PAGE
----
MARION— A crowd of protesters gathered inside and outside the office of state Rep. John Bradley, D-Marion, to express displeasure with the proposed state pension overhaul to be voted on today.
The proposal includes pushing back workers’ retirement age on a sliding scale, a funding guarantee, a 401(k)-style option and reducing the employee contribution.
Illinois government has for years not met its funding burden for state pensions, and the amount now underfunded stands at roughly $100 billion dollars. That is causing interest costs of millions of dollars daily.
Under the proposal, which is expected to come up for a vote today in Springfield, retirees would continue to receive the current 3 percent annual compounded cost-of-living increases, but they would only get that rate up to a certain amount of annuity payments, based on years of employment.
A funding guarantee allows retirement systems to sue Illinois if lawmakers don’t make the full contribution to the fund each year.
The plan also would require the state to put 10 percent of the money saved annually through benefit cuts back into the pension funds beginning in 2016. It also would redirect the money the state currently uses for pension bond payments into the retirement funds once those bonds are paid off.
“Our pension didn’t cause the problem and stealing will not fix it,” said Alan Latoza, President of American Federation of State, County and Municipal Employees (AFSCME) IL Retirees Subchapter 93.
“The average salary for a retired employee is around $32,000, but in Representative Bradley’s district it is much lower,” Latoza said. “Over 75 percent of retirees do not get social security or Medicare, and cutting the cost of living adjustment of these proud civil servants will put them on public aid.”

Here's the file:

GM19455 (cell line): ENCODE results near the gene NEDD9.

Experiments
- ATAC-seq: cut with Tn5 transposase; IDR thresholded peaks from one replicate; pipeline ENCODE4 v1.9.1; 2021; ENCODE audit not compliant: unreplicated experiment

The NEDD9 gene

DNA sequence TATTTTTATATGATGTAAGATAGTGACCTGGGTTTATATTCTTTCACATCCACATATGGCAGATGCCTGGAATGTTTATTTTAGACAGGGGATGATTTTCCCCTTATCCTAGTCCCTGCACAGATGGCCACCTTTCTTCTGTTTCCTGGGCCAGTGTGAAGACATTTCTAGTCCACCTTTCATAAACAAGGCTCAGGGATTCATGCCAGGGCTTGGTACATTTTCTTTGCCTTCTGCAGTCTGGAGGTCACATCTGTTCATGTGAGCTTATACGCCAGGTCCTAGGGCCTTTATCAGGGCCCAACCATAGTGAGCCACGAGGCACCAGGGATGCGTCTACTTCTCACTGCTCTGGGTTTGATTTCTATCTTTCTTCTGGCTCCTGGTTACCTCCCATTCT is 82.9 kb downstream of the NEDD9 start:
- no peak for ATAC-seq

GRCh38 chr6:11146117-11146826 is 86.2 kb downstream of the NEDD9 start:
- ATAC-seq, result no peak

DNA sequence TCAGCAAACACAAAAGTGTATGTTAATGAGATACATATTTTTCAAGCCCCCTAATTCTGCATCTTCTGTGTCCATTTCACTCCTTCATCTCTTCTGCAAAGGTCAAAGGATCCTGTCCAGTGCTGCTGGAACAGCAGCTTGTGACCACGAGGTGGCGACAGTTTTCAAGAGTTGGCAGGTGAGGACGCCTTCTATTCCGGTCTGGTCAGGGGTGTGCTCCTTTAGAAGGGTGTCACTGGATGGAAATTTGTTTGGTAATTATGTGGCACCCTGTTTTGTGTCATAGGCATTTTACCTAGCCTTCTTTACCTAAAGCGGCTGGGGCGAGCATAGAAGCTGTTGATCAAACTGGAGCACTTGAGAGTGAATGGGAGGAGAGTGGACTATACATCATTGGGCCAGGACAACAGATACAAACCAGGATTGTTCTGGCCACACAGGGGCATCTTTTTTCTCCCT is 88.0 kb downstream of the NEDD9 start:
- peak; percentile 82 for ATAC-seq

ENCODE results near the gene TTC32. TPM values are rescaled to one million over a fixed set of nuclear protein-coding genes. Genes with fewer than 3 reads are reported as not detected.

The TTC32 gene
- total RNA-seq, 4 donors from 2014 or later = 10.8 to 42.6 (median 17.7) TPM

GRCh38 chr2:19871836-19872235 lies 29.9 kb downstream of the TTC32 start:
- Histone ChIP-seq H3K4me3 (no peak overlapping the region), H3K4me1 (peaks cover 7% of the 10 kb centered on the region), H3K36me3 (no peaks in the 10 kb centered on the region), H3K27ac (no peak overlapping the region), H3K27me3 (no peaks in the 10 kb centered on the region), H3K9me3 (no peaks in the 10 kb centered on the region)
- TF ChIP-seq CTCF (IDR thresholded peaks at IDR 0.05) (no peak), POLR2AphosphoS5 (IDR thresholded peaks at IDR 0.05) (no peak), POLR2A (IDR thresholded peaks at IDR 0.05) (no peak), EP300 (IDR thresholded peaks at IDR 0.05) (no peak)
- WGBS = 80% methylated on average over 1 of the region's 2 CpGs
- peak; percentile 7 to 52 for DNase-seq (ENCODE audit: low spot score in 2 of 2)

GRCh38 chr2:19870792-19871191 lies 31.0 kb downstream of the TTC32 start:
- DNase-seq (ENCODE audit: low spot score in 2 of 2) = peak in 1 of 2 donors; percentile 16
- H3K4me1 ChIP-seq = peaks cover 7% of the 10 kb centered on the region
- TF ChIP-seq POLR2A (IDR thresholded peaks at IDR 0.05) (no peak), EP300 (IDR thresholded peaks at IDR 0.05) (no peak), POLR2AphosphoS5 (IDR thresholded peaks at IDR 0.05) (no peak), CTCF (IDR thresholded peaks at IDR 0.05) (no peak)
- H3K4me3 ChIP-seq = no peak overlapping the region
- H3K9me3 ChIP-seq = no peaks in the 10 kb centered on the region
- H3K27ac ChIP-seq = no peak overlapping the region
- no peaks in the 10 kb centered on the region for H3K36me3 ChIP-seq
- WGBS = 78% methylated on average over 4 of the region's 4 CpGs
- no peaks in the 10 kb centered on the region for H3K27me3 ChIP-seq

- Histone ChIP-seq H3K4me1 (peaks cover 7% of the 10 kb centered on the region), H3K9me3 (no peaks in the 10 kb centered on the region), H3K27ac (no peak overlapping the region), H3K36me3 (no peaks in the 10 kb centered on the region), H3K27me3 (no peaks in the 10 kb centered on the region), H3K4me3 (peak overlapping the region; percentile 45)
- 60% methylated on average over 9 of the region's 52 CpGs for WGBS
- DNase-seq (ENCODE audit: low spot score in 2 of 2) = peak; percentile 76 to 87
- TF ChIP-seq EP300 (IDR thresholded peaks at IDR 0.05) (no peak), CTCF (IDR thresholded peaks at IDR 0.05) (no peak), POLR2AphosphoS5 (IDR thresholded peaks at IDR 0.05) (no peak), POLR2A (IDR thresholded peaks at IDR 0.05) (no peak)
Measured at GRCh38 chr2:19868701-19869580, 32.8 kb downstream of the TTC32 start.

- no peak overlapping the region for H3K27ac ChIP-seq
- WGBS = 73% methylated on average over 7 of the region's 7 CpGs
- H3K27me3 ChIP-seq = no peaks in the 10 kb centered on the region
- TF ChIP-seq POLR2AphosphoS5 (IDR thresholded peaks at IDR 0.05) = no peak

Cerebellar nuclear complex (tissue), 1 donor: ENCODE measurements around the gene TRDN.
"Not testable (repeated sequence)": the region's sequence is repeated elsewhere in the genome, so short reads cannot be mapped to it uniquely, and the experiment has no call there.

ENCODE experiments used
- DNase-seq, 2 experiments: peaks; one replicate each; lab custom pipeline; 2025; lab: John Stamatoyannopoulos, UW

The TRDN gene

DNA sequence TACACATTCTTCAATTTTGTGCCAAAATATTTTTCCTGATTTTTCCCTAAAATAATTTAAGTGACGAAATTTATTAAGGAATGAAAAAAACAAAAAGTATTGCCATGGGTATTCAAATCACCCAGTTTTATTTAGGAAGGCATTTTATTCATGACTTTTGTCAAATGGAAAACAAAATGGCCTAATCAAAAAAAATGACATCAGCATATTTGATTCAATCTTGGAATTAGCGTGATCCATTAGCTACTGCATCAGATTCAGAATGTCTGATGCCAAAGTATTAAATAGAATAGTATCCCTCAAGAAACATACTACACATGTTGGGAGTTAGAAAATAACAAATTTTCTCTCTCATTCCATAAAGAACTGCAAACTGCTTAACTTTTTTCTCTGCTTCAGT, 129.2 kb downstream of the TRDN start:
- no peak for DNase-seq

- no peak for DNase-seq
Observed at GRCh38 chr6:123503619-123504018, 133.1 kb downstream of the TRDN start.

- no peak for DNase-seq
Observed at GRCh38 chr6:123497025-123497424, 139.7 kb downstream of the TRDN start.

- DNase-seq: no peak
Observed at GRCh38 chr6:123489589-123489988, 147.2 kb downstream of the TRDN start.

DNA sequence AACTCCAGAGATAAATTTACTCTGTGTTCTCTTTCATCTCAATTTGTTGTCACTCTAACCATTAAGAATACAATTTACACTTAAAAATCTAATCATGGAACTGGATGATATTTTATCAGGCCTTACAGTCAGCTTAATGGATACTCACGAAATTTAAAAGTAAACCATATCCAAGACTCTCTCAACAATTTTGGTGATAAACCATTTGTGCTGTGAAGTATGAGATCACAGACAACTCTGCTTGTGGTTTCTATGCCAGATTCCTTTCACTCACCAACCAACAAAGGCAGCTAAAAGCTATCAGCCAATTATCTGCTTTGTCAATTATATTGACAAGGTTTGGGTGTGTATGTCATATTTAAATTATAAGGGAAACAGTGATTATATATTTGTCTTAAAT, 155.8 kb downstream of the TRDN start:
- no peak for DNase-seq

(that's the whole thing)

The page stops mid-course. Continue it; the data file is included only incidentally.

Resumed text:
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“We need Bradley to support the people who voted for him,” Latoza added. “We need for him to vote no on any pension bill not supported by AFSCME and the We Are One coalition.”
Repeated attempts by The Southern Illinoisan to reach Bradley on Monday were not successful.
Latoza said the state did not hold up its end of the bargain it had with unionized employees but instead spent money however it wanted.
“We contributed to our pension plan out of every single check, but the state did not. They are required by law to make certain payments into all of our pension plans and they chose not to do that,” Latoza said. “What they did instead was take our money and put into the general revenue fund and spent it on whatever they wanted to spend it on. It was like a credit card with no minimum payment ever required.”
Jim Kirkpatrick, legislative aide to Bradley, was present at the Marion office and addressed the crowd, saying he would relay the concerns for the state representative.
—The Associated Press also contributed to this story.